friends in the dirt

I knew it.  Scientists now think certain soil bacteria work in the same manner as anti-depressants do.

Please note, I am not suggesting you should stop taking your medicine.  I’ve been on anti-depressants before, years ago, and I do not think you will cure chronic or clinical depression by sticking your hands in the ground.  (It can’t hurt, though, especially if you plant something colorful and scented that makes you smile.)

But I’ve long known that just the smell of dirt made me feel better, and getting my hands dirty while caring for my plant friends often works wonders for my mood.

It kind of makes sense, too, that human beings’ bodies and minds might have evolved to expect or need that contact with the earth, and that some of us would feel its lack more than others.  I know the most depressed I’ve ever been was when living in a high rise with about 10 square feet of balcony space in which to cram a few pots.  (Of course, because it’s me, I still grew herbs, tomatoes, and a riot of flowers.  The dill was spectacular there, I remember, year after year.  And the high rise was in a cold climate, so I could grow lobelia to my heart’s content.  The poor things just wither and die in the summer humidity here.)

As I learn more and more about soil, my picture of it is changing dramatically.  It is basically a living thing, a huge organism that breathes and regulates itself so that enough space remains to continue breathing, and it has wastes and even cleans up those wastes to make gold, and the gold, itself, is a network of billions of living organisms that can’t be separated from the whole process — and even “it” isn’t the right word.

They.  They are very like the ocean now in my conceptual dictionary.

We need a good plural word for “soil,” or “earth,” so that I can use they comfortably and not feel my grammar genie rise up in protest.  I’ll be on the lookout.  And anyone with word-creation talents, please feel free to contribute your ideas.

P.S.  I want to once again reiterate that I’m not offering a blanket prescription for anyone with depression or any other mental illness.  Everybody is different, and if you are suffering, I hope you will visit a medical doctor, get some therapy from a therapist or spiritual counselor you click with, and do whatever makes you feel better about living.  If that’s growing a flower, great.  If it’s reading a romance novel, going on an impromptu hike, changing careers, getting more sleep, learning yoga, taking a bath, or baking dessert, that’s great, too.

Some of the things we need to do to get our enthusiasm for life back seem a little simple, even silly.  They’re not.  It’s loving this moment, and doing something you love in it, that can often put you on the path to recovery.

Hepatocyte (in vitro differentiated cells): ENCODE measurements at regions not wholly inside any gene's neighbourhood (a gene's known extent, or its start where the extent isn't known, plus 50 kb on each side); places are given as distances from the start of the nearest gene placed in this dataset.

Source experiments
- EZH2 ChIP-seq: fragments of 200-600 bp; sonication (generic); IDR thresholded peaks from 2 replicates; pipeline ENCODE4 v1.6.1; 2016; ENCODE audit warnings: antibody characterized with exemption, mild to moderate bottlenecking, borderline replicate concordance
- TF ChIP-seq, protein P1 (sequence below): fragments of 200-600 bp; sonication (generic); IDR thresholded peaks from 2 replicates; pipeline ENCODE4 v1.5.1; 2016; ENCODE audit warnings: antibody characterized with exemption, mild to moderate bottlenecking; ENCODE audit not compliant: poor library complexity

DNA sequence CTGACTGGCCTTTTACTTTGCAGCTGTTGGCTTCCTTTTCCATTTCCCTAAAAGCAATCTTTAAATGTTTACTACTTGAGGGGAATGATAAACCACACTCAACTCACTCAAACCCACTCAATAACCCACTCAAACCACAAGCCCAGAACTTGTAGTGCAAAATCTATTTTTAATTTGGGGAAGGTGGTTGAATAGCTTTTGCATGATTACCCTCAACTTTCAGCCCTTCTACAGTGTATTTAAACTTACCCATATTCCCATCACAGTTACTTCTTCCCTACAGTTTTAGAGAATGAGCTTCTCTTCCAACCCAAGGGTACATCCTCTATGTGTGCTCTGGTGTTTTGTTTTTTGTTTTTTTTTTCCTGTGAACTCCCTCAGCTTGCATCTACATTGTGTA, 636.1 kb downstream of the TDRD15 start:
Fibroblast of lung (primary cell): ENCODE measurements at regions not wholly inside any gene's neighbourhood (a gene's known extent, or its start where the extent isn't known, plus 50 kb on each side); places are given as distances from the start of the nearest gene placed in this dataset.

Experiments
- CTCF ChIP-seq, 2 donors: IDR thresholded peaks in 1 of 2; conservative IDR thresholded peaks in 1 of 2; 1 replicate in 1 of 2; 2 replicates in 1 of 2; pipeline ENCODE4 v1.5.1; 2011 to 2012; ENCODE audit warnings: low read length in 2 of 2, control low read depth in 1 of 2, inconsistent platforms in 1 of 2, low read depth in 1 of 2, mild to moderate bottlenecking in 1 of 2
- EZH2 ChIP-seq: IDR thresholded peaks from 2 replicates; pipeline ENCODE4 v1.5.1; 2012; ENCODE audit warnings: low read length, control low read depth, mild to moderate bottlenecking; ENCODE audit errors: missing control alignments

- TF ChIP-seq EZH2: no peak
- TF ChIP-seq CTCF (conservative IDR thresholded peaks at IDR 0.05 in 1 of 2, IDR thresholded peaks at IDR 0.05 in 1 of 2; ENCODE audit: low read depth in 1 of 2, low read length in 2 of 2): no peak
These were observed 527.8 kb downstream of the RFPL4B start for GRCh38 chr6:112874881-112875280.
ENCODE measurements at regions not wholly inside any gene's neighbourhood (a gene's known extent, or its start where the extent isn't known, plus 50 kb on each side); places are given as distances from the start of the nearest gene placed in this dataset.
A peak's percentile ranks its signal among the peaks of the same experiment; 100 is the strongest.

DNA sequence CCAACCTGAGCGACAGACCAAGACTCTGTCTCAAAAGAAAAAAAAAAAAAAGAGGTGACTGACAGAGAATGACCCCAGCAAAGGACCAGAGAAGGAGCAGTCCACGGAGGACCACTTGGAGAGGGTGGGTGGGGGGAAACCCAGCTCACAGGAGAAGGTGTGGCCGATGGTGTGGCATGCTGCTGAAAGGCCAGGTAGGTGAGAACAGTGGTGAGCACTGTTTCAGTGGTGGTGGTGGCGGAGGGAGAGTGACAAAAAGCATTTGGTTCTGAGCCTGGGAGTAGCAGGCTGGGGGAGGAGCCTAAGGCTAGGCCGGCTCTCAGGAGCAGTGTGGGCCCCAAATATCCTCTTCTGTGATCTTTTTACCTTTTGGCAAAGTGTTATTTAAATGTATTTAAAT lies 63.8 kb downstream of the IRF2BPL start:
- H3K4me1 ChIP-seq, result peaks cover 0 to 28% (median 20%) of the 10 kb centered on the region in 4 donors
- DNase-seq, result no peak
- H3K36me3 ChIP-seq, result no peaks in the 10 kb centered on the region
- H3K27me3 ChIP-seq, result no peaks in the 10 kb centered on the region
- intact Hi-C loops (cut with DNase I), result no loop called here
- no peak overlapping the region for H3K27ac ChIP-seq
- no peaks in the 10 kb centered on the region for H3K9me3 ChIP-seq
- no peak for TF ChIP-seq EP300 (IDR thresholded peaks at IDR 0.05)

But sometimes we need help to be able to get to even that point, and the doing of a tiny action on our own behalf can seem an impossible goal.  There is absolutely no shame in admitting you need help or just a little guidance now and then.  Life is beautiful and complex, painful and joyful, mysterious and deep, a mix of light and shadow.  Sometimes the shadow is wide enough to get lost in.  I’ve been lost in the shadow, and if this is where you are now, I send you love and understanding.

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4 Responses to “friends in the dirt”

  1. A beautiful post, Meredith. I know that being in my garden restores my soul. It’s my go-to place when things are irritating or upsetting me. I get my balance back and get some perspective. Things that seem terribly troubling and sometimes unmanageable become much easier to handle. I’d like to hope that everyone has a place that brings them some serenity and peace when life overwhelms them and as you’ve pointed out it can be many different places for different people. I know in the winter, when the garden has an austere beauty, it allows me time to get perspective on the garden, too. We all need those retreat times to fully take stock of all that transpires in our lives.

    There have been times when the dark seems to eclipse the light in my life, too, and it is always okay to hold out your hand and let someone you trust to help you. And know that there will come a time when you can repay the favor as we go through the ups/downs of a well-lived life.

  2. I did not get the gardening gene, but can see the curative powers of it. A wise man once told me, knowing we would never see each other again, to not be afraid to get my hands dirty. To dig in the earth and rejoice in doing it. I do it a little and always think of him. And it does work…

    • That is such wonderful advice, and I’m glad you have a lovely memory. I understand about not getting the gardening gene. Several of my family members missed out 🙂 But they have other talents and passions to make up for it, as I know you do, too, Lynn.

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